WWII In HD is, at least on the surface, a pretty simple concept. The series, which is split into ten chapters, takes color footage shot during the Second World War and puts it all into context as narrators tell us about the personal experiences of twelve different veterans who served. Jack Werner (Justin Bartha), Rockie Blunt (Rob Corddry), Richard Tregaskis (Tim DeKay), Archie Sweeney (Mark Hefti), Jimmie Kanaya (James Kyson Lee), Charles Scheffel (Ron Livingston), Shelby F. Westbrook (LL Cool J), Robert Sherrod (Rob Lowe), Bert Stiles (Josh Lucas), Jack Yusen (Jason Ritter), June Wandrey (Amy Smart), and Nolen Marbrey (Steve Zahn) each get to tell of their experiences through readings from their journals while narration from Gary Sinise helps to keep it all in context and in historical order.
The series begins by explaining how American involvement in the war was negligible until the bombing of Pearl Harbor, which forced the United States to take what was at the time a relatively small army and groom it into one of the finest fighting machines in the history of the world. Hearing the call and wanting to do their civic duty, many enlisted and later many were drafted, to head overseas and fight the Axis - initially in the South Pacific on Guadalcanal and Midway, then later in North Africa fighting alongside British forces. Situations escalated on both fronts around the same time, with Patton and MacArthur eventually carving out their niche in history on their respective fronts. Eventually American troops move into Europe as well where D-Day arrives and changes the face of war and in turn, history itself. From there the series traces events on all three fronts, covering the involvement of the Navy, Army, Air Force and Marines as well as events in Iwo Jima change things on the Pacific front. Air battles intensify over Europe and later on the Japanese landscape is changed permanently. More and more American and Allied forces pile into Europe and, not soon enough, the Third Reich eventually falls.
Sinise's narration gives a very 'Ken Burns style' slant to the footage, letting us get to know the twelve Americans whose lives are laid bare here on a personal level as well as a historical one. This gives the stories more impact, a prime example being when a young solider from upstate New York never makes it home and we learn how his parents heard the news. It's quite tear jerking, as is the often times grueling footage of the casualties of war, which here leaves very little to the imagination. A disclaimer at the beginning warns of disturbing content and as the series progresses it becomes obvious that they weren't kidding when they wrote that, but in the context of the series and in the spirit of showing war in all its glory and its horror, the series wouldn't be complete without it.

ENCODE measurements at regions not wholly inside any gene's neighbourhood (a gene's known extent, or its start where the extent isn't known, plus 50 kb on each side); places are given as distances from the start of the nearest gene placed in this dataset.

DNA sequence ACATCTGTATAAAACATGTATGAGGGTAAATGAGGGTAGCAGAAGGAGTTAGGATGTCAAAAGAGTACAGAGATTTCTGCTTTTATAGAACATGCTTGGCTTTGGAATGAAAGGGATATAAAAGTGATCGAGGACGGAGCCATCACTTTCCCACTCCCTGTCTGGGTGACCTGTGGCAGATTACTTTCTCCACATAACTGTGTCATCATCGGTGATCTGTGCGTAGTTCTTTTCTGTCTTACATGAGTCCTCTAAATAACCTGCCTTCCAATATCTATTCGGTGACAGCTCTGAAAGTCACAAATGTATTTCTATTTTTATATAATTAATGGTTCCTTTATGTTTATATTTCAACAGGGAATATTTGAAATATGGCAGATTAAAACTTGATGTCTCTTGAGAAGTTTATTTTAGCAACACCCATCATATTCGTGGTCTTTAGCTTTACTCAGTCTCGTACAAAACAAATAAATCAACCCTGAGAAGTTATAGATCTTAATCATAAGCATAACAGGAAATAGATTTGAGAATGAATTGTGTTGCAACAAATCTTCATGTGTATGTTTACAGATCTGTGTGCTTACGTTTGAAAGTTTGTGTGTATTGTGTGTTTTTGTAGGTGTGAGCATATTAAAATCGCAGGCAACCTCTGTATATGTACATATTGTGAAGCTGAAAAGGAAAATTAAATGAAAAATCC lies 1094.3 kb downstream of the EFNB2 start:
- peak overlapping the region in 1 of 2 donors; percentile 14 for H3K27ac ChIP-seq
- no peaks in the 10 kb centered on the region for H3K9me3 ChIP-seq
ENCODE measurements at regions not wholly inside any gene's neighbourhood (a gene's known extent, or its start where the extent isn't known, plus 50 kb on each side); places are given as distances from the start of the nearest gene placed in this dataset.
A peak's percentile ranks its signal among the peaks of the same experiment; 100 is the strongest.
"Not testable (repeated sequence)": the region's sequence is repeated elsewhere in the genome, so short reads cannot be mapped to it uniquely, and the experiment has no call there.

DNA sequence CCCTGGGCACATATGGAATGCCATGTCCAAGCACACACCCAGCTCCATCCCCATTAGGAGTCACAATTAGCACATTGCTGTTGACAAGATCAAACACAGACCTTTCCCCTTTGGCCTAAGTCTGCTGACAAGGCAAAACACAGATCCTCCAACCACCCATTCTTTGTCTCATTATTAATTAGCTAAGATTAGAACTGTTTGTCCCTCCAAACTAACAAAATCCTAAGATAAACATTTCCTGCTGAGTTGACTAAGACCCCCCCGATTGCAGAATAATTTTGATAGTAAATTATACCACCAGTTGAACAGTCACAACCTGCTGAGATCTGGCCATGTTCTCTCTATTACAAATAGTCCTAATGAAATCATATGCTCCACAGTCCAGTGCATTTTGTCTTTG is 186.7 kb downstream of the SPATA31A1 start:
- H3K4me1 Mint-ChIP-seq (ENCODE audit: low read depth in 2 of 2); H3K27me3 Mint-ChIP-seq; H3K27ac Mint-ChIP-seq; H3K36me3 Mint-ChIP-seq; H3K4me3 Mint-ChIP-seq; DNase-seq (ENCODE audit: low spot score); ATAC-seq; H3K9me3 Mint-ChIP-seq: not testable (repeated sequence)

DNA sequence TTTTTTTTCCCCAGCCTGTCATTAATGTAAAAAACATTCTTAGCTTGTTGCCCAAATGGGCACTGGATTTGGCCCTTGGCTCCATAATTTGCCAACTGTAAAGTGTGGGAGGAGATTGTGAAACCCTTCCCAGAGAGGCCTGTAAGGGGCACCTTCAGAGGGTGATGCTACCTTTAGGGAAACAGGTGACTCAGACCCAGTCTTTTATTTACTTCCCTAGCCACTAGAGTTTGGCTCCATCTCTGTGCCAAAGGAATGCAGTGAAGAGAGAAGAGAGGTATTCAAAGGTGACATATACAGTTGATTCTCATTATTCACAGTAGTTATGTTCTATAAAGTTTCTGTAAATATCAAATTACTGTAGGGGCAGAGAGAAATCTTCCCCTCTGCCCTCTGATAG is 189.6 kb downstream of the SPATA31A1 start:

A young man from Austria of Jewish descent named Hans 'Jack' Werner moves to America before he can't get out of his homeland. He changes his name and enlists to fight the Nazis he despises so much and winds up shipped to the South Pacific, rather than to Europe. This doesn't stop him from giving his all. A young woman named June Wandrey says goodbye to her family and, after her training, gets onboard a boat headed to the front where she works as a nurse and has to put in long shifts, sometimes going without rest for over twenty-four hours straight, but giving her all to help the wounded. All of the people covered here have interesting stories to tell and while it's obvious that not all of the footage used to illustrate their tales was shot specifically by or for them, it all works in regards to giving us a feel for what they went though.
The footage used here, culled from various sources and not just American ones, doesn't flinch. You'll find yourself wanting to duck when the bombs go off or wanting to plug your ears when the tanks fire. If seeing the plans take off isn't quite as impressive on TV as it must have been in real life, it's still pretty damned impressive as are some of the shots that show off just how massive some of the naval vessels used were (and still are). Much of the machinery of war is not quite glamorized but certainly put in the spotlight quite often, which will allow military history buffs to take in all manner of details. As mentioned, the series can also be pretty harsh viewing at times. Those upset by footage showing in no uncertain light the atrocities of war and their devastating after effects should know going in that there's no shortage of that type of footage here. Not only is there a lot of footage of dead and wounded soldiers but there's some harrowing concentration camp material here as well.
If the stories of those who served weren't enough, there are the little details included in the footage that makes it so interesting to gawk over. A clip of an innocent blonde haired, blue eyed German girl playing with Adolf Hitler, so completely unaware of how evil this man really was, is shocking by today's standards. Simple things like the expressions of hope and optimism carried on the faces of those departing contrast harshly against the faces of those who they meet who have been away from home for a while. Their weary looks and exhausted faces say much about what they're going through. This little bits and pieces that make up a large part of the series are just as important to its success as the narration and storytelling aspects. Sometimes a picture really is worth a thousand words, and this series is full of them.